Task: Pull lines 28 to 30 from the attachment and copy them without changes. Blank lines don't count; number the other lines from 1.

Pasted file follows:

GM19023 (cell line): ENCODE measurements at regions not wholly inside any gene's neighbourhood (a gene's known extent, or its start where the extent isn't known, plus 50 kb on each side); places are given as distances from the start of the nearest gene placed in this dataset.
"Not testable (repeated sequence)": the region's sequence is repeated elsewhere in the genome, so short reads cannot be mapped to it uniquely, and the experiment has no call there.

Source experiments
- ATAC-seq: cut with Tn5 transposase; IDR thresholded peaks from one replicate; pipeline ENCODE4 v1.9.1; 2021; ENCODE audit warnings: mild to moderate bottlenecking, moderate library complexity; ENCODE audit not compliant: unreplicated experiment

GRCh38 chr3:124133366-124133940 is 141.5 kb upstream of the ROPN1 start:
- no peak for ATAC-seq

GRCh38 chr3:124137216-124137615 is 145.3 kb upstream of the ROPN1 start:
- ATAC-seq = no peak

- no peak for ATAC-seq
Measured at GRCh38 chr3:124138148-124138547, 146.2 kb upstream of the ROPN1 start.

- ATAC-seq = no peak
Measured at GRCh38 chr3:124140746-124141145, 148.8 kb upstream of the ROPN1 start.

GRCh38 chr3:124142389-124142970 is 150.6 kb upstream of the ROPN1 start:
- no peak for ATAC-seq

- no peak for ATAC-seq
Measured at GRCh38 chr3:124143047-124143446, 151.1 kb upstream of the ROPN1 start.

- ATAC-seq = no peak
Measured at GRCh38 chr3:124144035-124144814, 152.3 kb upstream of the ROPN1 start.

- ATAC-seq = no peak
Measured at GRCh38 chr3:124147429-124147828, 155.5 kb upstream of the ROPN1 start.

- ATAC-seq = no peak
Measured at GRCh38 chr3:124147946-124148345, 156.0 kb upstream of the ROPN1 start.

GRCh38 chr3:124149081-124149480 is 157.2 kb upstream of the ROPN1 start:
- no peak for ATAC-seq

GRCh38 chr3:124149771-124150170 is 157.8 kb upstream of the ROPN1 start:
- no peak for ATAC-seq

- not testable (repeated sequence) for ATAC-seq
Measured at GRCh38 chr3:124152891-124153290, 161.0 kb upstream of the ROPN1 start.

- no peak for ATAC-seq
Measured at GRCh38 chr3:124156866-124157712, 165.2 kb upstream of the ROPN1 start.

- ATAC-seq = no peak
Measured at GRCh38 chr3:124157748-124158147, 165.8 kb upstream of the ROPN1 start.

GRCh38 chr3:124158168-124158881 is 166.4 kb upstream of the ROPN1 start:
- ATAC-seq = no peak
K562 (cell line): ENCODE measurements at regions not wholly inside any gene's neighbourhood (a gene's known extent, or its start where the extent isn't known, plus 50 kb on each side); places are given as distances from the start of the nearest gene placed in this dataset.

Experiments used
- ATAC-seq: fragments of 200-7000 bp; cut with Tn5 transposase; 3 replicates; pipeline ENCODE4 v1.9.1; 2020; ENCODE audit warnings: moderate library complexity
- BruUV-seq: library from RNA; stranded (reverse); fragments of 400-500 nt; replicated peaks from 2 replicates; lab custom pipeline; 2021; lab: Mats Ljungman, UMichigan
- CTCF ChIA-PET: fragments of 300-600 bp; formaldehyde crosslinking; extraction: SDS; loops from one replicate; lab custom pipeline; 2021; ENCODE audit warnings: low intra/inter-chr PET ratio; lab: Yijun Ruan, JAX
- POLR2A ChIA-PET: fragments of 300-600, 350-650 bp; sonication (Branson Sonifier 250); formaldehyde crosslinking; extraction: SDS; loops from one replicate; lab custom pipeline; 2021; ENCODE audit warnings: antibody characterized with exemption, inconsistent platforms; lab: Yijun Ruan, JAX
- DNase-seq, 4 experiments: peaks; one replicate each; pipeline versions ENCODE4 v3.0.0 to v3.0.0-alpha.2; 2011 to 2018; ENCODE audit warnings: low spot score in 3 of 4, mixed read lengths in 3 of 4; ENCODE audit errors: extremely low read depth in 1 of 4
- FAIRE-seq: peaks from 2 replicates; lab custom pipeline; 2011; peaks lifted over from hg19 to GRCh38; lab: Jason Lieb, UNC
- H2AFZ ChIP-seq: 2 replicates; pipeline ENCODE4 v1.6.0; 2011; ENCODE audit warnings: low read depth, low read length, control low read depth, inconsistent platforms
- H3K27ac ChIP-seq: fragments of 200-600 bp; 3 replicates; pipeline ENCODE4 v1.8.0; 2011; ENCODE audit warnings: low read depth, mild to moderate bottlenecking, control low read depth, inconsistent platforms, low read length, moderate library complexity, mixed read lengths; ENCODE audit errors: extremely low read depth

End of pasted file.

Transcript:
Measured at GRCh38 chr3:124152891-124153290, 161.0 kb upstream of the ROPN1 start.

- no peak for ATAC-seq
Measured at GRCh38 chr3:124156866-124157712, 165.2 kb upstream of the ROPN1 start.